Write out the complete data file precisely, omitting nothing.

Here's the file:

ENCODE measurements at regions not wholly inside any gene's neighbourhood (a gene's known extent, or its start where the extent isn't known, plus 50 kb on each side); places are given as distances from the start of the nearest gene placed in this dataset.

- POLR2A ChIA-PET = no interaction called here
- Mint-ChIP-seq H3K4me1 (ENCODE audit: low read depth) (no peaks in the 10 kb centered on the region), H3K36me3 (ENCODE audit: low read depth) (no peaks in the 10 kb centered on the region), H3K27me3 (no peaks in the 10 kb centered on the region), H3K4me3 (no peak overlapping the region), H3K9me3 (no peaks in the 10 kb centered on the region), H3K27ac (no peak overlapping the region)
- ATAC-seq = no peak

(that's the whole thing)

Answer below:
ENCODE measurements at regions not wholly inside any gene's neighbourhood (a gene's known extent, or its start where the extent isn't known, plus 50 kb on each side); places are given as distances from the start of the nearest gene placed in this dataset.

- POLR2A ChIA-PET = no interaction called here
- Mint-ChIP-seq H3K4me1 (ENCODE audit: low read depth) (no peaks in the 10 kb centered on the region), H3K36me3 (ENCODE audit: low read depth) (no peaks in the 10 kb centered on the region), H3K27me3 (no peaks in the 10 kb centered on the region), H3K4me3 (no peak overlapping the region), H3K9me3 (no peaks in the 10 kb centered on the region), H3K27ac (no peak overlapping the region)
- ATAC-seq = no peak